The BBC Proms 2014 season began with Sir Edward Elgars The Kingdom (1903-6). It was a good start to the season,which commemorates the start of the First World War. From that perspective Sir Andrew Davis's The Kingdom moved me deeply.
One is unlikely to come across a cast of Figaro principals much better than this today, and the virtues of this performance indeed proved to be primarily vocal.
‘Tis the season for aerial starbursts, and for my money more than a few rockets could be sent up to laud Des Moines Metro Opera.
Long considered a jewel of the Midwest, the enterprising company seemed determined to break out of regional status with a world-class production of Elektra.
Everything about this Strauss one-acter was first rate, starting and ending with the polished sweep of a firing-on-all-cylinders orchestra that embraced its full partnership in the drama. To document merely a few of their extraordinary moments, witness the unearthly skittering of strings as we awaited the two off-stage executions; the snarling, sneering brass that underscored the characters’ deadly mental instabilities; and especially, the impeccable winds (both in solo and ensemble) performing as knowing commentators in the unfolding plot.
Conductor David Neely shaped the piece superbly and elicited virtuosic playing from his excellent instrumentalists. This was a reading fully invested with the psychological import, musical colors, and emotional content that mark the greatest performances. Maestro Neely carefully balanced this towering achievement in the pit with his sensational cast of vocalists.
If Brenda Harris does not yet ‘own’ the title role, she will. I know of no one singing Elektra today that is performing it this well. Ms. Harris has a full-bodied soprano that ‘speaks’ in all registers and at all volume levels. The top has a laser-beam intensity and pinpoint accuracy that rides the orchestra without strain. Her tossed off comments and bitchy asides were equally present. And owing to her solid technique, Brenda sounds as fresh at the end of the night’s challenges as she was at the start. Today’s ‘Elektra of Choice’ has arrived.
Julie Makerov’s Chrysothemis perfectly complements and contrasts our Elektra, showcasing a perfectly round, warm, youthful tone. Ms. Makerov, too, has a commanding instrument that soars above the band with ease. There are rare moments when she presses a little harder then needed and some releases of sustained high notes thereby go a little wild, but hers was a solid achievement.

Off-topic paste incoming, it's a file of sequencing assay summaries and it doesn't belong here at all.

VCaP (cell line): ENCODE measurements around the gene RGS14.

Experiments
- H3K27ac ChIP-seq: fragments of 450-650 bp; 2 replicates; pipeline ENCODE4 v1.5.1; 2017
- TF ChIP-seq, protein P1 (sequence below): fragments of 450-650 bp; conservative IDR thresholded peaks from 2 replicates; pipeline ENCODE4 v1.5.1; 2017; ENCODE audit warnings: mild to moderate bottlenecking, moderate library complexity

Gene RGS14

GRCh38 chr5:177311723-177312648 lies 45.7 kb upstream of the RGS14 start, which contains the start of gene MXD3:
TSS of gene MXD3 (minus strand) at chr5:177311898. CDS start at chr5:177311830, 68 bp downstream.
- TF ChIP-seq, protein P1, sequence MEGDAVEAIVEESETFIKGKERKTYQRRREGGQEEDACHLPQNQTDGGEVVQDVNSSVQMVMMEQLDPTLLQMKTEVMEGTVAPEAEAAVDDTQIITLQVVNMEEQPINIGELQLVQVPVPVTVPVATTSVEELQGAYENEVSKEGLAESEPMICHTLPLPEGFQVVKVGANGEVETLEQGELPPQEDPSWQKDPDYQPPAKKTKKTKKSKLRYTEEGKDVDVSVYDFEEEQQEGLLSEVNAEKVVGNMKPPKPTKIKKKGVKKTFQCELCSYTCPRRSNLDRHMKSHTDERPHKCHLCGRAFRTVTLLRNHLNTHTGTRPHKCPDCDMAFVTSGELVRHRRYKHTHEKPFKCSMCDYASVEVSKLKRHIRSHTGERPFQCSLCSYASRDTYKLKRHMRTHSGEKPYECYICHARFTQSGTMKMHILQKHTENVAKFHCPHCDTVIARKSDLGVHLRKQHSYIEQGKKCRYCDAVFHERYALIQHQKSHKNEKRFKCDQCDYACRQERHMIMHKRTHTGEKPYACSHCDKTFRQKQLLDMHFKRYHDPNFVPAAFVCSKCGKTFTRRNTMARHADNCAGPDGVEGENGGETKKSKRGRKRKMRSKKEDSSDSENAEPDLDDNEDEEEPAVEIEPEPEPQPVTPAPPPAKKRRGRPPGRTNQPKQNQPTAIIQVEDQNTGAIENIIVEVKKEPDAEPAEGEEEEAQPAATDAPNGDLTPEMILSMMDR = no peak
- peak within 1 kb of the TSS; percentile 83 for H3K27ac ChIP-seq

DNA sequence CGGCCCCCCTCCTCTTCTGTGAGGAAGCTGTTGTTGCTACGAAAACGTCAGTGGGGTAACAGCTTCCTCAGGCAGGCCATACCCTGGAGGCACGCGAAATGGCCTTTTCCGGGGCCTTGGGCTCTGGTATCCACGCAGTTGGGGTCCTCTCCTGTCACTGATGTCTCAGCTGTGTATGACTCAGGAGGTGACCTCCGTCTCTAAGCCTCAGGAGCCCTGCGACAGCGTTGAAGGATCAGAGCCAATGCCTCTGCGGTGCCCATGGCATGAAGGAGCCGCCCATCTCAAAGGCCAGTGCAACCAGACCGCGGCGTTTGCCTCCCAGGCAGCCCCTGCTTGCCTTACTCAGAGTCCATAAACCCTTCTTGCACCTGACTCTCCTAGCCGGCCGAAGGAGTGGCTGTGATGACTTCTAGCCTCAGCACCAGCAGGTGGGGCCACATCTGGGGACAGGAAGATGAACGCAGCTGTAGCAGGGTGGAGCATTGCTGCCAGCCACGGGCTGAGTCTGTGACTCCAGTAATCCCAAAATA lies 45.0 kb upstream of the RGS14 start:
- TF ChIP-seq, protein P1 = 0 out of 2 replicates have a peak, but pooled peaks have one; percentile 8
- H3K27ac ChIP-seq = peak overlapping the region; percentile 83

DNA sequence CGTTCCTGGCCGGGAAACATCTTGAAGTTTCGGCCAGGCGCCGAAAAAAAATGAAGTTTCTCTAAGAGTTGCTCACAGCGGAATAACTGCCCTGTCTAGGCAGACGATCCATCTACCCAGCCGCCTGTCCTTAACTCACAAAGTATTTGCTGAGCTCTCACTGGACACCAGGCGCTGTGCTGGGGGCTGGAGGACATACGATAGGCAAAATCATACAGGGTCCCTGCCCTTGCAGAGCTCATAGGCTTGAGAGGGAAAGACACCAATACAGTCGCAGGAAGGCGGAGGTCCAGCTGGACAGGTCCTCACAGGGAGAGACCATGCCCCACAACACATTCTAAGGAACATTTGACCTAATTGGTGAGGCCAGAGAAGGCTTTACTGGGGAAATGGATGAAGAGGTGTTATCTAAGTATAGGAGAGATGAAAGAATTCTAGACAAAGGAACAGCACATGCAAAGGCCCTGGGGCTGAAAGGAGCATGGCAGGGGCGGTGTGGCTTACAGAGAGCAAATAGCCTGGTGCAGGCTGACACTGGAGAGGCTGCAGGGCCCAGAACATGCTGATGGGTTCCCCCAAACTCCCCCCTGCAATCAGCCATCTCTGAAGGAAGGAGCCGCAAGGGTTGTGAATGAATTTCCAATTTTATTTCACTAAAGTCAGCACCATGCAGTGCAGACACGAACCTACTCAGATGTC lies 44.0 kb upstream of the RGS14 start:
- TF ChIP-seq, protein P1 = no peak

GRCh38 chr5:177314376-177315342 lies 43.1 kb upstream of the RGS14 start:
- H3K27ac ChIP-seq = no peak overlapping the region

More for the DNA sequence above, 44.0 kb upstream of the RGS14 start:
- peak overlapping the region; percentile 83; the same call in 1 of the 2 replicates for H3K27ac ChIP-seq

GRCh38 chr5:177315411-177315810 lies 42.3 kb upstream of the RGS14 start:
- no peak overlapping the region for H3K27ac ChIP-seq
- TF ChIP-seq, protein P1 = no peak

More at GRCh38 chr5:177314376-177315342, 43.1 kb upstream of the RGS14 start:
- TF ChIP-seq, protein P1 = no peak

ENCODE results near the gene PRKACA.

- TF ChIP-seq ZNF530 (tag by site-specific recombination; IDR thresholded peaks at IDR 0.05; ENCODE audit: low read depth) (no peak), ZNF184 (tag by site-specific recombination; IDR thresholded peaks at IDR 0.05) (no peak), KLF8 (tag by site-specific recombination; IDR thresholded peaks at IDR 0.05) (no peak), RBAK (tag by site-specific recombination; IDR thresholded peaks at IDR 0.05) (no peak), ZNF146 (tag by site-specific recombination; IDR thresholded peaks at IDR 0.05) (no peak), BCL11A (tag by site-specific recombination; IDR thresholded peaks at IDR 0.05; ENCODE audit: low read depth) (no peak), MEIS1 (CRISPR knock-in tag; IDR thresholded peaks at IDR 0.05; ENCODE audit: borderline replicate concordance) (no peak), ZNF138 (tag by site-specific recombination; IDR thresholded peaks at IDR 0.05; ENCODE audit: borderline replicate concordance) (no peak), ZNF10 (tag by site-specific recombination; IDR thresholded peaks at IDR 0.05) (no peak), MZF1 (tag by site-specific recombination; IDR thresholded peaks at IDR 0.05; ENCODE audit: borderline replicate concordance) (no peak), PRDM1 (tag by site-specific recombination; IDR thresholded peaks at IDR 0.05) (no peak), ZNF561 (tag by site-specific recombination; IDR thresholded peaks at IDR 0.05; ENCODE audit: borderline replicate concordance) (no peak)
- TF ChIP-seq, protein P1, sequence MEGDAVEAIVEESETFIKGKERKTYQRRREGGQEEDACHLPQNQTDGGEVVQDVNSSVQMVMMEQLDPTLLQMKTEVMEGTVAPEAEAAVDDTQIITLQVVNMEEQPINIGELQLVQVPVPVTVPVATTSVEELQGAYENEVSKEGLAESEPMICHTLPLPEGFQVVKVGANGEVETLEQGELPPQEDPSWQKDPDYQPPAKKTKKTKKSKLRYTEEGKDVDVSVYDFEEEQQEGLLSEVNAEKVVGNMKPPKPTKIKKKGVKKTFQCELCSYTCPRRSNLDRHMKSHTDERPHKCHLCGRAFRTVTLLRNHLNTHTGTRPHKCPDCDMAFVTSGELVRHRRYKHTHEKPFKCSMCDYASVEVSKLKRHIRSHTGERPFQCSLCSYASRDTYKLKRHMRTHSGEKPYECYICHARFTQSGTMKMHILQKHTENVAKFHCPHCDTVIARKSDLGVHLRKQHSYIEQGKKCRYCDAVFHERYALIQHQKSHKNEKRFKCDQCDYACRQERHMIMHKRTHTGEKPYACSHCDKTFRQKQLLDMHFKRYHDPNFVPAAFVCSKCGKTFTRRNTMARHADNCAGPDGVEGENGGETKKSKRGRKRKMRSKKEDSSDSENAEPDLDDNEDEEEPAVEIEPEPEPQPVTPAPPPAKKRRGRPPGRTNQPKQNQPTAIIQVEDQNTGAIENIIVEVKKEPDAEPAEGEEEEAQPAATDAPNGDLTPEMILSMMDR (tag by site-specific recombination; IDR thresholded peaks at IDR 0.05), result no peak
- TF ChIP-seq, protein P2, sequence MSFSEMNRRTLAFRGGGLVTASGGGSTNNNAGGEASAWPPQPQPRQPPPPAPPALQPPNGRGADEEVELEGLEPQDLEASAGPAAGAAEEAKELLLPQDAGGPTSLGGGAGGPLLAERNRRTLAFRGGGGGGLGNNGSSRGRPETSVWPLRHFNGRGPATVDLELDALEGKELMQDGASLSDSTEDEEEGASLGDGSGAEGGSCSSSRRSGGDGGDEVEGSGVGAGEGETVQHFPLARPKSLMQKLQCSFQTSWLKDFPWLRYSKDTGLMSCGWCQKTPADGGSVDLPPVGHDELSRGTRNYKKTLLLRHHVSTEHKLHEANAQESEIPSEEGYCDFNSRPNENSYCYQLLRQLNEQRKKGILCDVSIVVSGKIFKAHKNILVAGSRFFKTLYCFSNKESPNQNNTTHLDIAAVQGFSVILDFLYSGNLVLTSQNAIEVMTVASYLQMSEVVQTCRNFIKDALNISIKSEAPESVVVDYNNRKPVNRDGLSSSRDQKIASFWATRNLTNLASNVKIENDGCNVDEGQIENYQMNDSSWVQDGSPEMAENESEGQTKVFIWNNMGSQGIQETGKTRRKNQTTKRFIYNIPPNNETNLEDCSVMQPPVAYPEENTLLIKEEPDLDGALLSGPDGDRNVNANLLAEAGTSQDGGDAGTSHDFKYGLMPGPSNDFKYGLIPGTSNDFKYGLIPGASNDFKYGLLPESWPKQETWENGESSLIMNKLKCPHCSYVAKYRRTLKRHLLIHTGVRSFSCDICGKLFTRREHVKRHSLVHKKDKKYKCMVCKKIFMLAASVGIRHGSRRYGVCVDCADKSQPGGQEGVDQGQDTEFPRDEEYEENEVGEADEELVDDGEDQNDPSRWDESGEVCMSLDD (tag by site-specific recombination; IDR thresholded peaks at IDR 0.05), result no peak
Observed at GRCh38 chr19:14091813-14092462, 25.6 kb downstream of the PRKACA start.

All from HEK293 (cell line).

Joyce Castle commands the stage as Klytemnästra, deploying a voice with a freshness and poise that belies her age. After forty years, Ms. Castle still boasts one of the finest mezzos in the business, with a reliable upper register of polished bronze that retains its richness all the way down into a well-knit baritonal chest voice. Moreover, Joyce proved yet again that she is a consummate actress as she etched a completely thought out characterization of nuance and depth. Why beat around the bush: I have seen some heavy-hitters take on this pivotal role over the years but Joyce Castle is as fine a Klytemnästra as you will likely ever see.
I urge you to peruse the full cast list carefully since all the Maids and the Overseer were uniformly terrific. Their well-projected and well-matched singing was urgent, edgy, and firmly declamatory. They perfectly established the tone of the piece in the important opening scene. Corey Bix’s frenetic Aegisth was completely drawn and pointedly sung. As Orest, Philip Horst’s potent baritone embodied a steady heroic stature. While all of the small roles were well-taken by DMMO’s Apprentice Artists, David Margulis made an especially fine impression with his clear, pleasing tenor, making the most of his brief turn as the Young Servant.
Set Designer R. Keith Brumley filled the thrust playing space with a huge, jarring, deconstructed face of Agamemnon. The eyes were the windows in which the menacing assassins appear, where Aegisth begs for rescue, and where torchbearers take residence during the Queen’s comings and goings. A nostril-opening at stage level affords a Maid an escape route before she is drug back declaring they are beating her. The vertical crack in the middle of the King’s visage allows prime placement of the main palace door, and the lips decorate a sort of cistern on the passerelle/apron of the space. It is here that the axe is buried.
Barry Steele has devised a lighting plot of great variety and specificity. The use of projections was effective and further supported the unsettling shifts of the story and morphing character relationships. Melanie Taylor Burgess’s character-specific costumes were augmented by Robin L. McGee. Especially telling was Klytemnestra’s removal of her lavish, jewel-encrusted cape and crown to have a girl-to-girl, down-to-earth chat with Elektra.
Director Dugg McDonough imposed great clarity on the proceedings with tight blocking that utilized the entire playing space to fine effect. Mr. McDonough created some excellent stage pictures to boot, like the restless pacing and interaction of the Maids in the opening, and Orest’s re-appearance at the ending, with Chrysothemis hovering above Elektra’s body. All points in between were mounted with the same attention to detail and thoughtful story-telling.
Scene from Roméo et Juliette
The season also numbers a perfectly lovely Roméo et Juliette among its accomplishments. Cast from strength, lovingly conducted, and imaginatively staged in evocative sets (adapted from Kansas City Lyric Opera’s production), this was a near ideal combination that made a very strong case for Gounod’s opus.